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Clean, Shaven (The Criterion Collection) (1995)

Peter Greene , Alice Levitt , Lodge Kerrigan  |  Unrated |  DVD
4.1 out of 5 stars  See all reviews (47 customer reviews)

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Product Details

  • Actors: Peter Greene, Alice Levitt, Megan Owen, Jennifer MacDonald, Molly Castelloe
  • Directors: Lodge Kerrigan
  • Writers: Lodge Kerrigan
  • Producers: J. Dixon Byrne, Lodge Kerrigan, Melissa Painter
  • Format: Multiple Formats, Color, Dolby, NTSC, Subtitled, Widescreen
  • Language: English (Dolby Digital 1.0)
  • Subtitles: English
  • Region: Region 1 (U.S. and Canada only. Read more about DVD formats.)
  • Aspect Ratio: 1.66:1
  • Number of discs: 1
  • Rated: Unrated
  • Studio: Criterion
  • DVD Release Date: October 17, 2006
  • Run Time: 79 minutes
  • Average Customer Review: 4.1 out of 5 stars  See all reviews (47 customer reviews)
  • ASIN: B000H5U5RG
  • Amazon Best Sellers Rank: #218,288 in Movies & TV (See Top 100 in Movies & TV)
  • Learn more about "Clean, Shaven (The Criterion Collection)" on IMDb

Special Features

  • New, restored high-definition digital transfer
  • Commentary featuring Steven Soderbergh interviewing director Lodge Kerrigan
  • "A Subjective Assault: Lodge Kerrigan's Clean, Shaven" - A new video essay, written and narrated by critic Michael Atkinson
  • The film's soundtrack and selections from the film's final sound design (MP3 downloads)
  • Trailer
  • Booklet with a new essay by Dennis Lim

Editorial Reviews

Product Description

Lodge Kerrigan began his succession of utterly unique, visually and aurally dazzling character studies with the raw, ravaging Clean, Shaven. A compelling headfirst dive into the mindscape of a schizophrenic (played by the remarkable Peter Greene) as he tries to track down his birth daughter after he is released from an institution, Kerrigan’s film brilliantly uses sound and image to lead audiences into a terrifying subjectivity. No one is left unscathed.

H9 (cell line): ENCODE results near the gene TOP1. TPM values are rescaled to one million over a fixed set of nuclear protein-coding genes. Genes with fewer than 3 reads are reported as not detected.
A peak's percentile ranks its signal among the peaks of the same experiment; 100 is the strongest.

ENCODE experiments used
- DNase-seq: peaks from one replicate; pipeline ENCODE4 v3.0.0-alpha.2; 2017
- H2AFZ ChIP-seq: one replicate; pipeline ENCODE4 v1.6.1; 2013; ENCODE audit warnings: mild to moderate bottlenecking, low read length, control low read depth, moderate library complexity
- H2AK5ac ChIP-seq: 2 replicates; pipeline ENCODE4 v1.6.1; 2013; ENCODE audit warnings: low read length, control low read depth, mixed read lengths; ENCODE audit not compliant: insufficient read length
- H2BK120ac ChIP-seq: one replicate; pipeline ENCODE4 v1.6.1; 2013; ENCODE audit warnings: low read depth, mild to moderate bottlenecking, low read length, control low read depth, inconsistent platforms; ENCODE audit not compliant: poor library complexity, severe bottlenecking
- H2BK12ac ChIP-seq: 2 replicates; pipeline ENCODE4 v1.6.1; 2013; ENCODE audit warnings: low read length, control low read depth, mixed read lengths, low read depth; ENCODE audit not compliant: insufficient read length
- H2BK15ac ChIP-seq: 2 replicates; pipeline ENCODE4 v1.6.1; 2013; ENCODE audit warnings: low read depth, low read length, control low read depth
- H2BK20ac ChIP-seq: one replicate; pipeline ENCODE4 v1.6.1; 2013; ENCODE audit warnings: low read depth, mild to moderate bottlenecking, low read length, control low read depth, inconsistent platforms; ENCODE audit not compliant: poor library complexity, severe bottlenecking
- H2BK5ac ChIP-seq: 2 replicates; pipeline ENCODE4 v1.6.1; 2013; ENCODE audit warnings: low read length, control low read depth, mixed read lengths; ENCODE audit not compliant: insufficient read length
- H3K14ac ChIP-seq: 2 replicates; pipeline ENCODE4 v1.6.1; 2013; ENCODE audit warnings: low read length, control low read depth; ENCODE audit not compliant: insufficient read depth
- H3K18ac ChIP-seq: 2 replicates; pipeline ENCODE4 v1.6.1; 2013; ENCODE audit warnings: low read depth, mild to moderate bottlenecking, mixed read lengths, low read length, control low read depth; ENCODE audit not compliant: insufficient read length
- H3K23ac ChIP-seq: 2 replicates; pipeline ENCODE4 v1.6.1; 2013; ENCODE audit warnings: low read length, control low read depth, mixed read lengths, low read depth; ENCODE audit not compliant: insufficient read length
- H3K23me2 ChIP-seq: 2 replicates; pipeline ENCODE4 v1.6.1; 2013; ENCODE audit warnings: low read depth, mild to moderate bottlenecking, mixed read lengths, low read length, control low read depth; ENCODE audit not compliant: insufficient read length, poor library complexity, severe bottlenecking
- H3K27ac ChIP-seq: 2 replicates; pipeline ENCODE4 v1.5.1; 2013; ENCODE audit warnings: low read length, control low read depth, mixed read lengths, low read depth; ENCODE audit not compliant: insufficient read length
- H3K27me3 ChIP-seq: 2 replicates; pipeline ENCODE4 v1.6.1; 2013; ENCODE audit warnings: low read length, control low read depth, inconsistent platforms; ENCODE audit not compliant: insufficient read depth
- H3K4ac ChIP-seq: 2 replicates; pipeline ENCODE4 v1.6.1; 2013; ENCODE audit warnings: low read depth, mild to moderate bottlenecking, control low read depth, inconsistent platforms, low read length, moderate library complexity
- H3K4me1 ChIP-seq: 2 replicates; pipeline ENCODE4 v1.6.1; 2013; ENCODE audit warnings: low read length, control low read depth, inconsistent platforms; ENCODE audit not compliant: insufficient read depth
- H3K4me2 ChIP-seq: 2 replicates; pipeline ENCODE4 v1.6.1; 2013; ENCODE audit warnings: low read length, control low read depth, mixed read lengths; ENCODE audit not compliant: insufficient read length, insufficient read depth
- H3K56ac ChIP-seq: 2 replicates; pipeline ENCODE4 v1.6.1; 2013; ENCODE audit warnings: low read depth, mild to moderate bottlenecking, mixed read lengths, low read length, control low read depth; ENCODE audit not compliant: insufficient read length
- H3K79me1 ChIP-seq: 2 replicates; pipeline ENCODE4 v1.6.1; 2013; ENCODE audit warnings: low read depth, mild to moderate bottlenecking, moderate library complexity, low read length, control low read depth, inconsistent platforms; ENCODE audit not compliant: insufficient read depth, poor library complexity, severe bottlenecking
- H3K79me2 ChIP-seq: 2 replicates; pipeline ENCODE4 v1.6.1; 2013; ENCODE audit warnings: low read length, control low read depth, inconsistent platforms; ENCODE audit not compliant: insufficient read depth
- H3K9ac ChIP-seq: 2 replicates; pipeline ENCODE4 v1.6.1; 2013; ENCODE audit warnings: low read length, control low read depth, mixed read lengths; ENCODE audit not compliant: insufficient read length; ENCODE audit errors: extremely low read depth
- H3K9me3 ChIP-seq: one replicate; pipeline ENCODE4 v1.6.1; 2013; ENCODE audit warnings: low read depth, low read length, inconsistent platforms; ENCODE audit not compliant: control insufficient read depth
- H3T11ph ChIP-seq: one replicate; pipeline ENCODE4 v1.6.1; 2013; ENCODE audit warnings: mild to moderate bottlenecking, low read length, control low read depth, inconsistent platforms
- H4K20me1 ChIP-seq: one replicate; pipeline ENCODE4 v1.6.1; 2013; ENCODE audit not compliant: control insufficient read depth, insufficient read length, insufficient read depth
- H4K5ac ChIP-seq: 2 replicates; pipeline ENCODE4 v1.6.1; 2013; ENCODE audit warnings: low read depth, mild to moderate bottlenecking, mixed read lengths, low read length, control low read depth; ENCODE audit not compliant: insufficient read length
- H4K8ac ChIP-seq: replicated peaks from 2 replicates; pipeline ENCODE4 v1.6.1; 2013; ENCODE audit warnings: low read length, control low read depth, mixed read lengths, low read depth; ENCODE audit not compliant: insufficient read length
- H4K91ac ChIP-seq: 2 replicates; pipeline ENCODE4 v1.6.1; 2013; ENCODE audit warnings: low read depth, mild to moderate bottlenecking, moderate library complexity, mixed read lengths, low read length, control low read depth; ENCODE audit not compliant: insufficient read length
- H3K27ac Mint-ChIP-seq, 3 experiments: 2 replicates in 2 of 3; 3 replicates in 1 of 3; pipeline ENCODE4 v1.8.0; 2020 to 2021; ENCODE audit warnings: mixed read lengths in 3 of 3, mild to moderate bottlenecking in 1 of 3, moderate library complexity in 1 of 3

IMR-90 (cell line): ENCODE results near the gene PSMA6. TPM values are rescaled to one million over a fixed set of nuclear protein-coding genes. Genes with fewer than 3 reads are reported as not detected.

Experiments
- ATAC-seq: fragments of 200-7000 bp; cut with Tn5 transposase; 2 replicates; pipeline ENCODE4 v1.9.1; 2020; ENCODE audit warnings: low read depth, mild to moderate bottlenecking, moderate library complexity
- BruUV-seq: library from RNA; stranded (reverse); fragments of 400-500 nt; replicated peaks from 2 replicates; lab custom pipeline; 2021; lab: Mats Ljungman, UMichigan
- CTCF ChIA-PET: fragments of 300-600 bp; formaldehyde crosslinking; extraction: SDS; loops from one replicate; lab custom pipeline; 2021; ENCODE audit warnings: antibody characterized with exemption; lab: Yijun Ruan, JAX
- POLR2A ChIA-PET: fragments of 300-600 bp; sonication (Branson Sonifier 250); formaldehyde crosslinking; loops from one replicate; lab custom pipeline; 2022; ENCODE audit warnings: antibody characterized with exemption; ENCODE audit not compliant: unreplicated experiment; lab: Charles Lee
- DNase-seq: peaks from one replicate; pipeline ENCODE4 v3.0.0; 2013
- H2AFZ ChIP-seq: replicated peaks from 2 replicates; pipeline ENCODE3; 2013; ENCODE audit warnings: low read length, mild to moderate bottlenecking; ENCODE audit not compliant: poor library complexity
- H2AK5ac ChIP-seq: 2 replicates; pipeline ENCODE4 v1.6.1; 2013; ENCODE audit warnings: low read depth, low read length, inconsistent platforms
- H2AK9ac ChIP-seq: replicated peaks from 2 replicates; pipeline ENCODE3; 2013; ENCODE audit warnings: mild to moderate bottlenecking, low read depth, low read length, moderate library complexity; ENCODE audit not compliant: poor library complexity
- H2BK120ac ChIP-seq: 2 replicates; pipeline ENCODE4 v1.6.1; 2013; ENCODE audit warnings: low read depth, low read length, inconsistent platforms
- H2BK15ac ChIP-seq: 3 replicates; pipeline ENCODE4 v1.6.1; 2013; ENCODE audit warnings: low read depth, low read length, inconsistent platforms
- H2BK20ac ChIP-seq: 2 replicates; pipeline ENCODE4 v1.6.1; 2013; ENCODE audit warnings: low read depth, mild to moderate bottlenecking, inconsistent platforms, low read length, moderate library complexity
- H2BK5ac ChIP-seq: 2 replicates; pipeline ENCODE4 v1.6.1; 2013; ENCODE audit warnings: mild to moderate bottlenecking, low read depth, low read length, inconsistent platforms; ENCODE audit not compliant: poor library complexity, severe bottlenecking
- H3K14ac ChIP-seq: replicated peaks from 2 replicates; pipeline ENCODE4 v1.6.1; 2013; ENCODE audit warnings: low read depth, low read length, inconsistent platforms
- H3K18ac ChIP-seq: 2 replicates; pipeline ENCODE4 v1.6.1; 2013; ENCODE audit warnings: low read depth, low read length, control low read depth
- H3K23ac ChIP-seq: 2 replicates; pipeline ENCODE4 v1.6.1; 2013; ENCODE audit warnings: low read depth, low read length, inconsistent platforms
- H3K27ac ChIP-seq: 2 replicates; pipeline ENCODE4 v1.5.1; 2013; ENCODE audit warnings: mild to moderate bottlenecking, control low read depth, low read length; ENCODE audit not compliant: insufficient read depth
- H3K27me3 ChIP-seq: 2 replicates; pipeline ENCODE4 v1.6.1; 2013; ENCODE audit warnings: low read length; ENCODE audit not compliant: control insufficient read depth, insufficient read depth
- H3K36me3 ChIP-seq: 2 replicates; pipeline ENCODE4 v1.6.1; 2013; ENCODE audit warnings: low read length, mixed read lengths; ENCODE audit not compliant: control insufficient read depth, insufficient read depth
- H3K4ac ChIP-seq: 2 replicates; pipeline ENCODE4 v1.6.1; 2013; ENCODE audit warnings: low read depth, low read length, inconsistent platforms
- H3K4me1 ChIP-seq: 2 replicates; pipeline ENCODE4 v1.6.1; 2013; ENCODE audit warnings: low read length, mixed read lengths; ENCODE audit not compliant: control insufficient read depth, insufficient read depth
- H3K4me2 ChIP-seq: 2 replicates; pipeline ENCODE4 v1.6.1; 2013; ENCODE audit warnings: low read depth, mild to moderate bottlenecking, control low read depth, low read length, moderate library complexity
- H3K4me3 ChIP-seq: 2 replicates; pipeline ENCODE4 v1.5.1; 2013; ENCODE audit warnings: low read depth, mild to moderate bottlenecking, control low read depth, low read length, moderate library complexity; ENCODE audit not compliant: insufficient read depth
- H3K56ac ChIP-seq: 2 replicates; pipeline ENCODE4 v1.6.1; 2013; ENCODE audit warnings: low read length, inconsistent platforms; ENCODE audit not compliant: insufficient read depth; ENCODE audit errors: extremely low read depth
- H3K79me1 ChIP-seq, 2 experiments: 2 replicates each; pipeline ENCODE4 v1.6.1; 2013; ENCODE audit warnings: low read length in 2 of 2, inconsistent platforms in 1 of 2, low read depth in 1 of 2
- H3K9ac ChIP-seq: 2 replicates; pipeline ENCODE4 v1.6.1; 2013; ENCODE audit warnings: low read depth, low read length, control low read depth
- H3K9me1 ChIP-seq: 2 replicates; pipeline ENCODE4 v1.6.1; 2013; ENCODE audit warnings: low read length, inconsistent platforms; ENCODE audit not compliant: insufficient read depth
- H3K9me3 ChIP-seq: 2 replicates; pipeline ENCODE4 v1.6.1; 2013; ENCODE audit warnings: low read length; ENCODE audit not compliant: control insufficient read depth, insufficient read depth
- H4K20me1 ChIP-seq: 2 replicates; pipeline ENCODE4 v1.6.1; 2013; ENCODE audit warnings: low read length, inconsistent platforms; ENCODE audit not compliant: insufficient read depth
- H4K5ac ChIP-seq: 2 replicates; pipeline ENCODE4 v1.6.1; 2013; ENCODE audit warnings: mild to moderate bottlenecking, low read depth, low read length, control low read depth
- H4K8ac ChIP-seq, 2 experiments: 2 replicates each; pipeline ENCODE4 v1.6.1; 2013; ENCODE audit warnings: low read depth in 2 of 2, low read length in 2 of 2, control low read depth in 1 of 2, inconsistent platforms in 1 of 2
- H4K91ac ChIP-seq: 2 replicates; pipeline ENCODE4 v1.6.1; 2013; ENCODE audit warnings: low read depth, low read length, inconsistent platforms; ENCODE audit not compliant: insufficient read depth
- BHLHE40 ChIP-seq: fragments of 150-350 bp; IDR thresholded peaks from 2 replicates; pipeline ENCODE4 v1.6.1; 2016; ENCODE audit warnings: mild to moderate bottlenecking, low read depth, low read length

Amidst a glut of more conventional independent films in the mid-1990s, Lodge Kerrigan's Clean, Shaven signaled the arrival of a gifted filmmaker with a singular vision. A controversial sensation on the film festival circuit when released in 1994, this riveting first feature (filmed over a two-year period on a meager budget of $60,000) is perhaps the first film to authentically convey the subjective experience of schizophrenia. This all-too-common mental illness essentially serves as a substitute for plot; instead of telling a conventional story of a murder investigation, Kerrigan leaves crucial details ambiguous as he focuses on the tormented existence of a young man named Peter (played by Peter Greene in a brave debut performance) who may or may not have brutally killed a young girl in one of the film's early scenes. His world--or rather, the world as perceived by his dysfunctional brain--is metaphorically compared to the random tuning of a radio, as schizophrenia prevents Peter from forming a cohesive reality out of the sights and sounds that constantly invade his consciousness. To express this fractured perception in cinematic terms, Kerrigan uses a truly extraordinary soundtrack--worthy of comparison to David Lynch's Eraserhead--that's frequently divorced from the visuals, emphasizing the disorienting symptoms of Peter's illness. The effect is both fascinating and deeply disturbing, especially in a notorious scene (definitely not for the squeamish) in which Peter removes one of his fingernails for reasons best left for viewers to discover. It's one of the creepiest, most unsettling moments in the history of American independent cinema, but it's also one of the things that makes Clean, Shaven a timeless and sensitively compassionate study of a condition that's mysterious and frequently misunderstood. A full decade later, Kerrigan would return to the subject of mental illness with his critically acclaimed film Keane, and David Cronenberg's Spider covers similar territory with equally unsettling results. --Jeff Shannon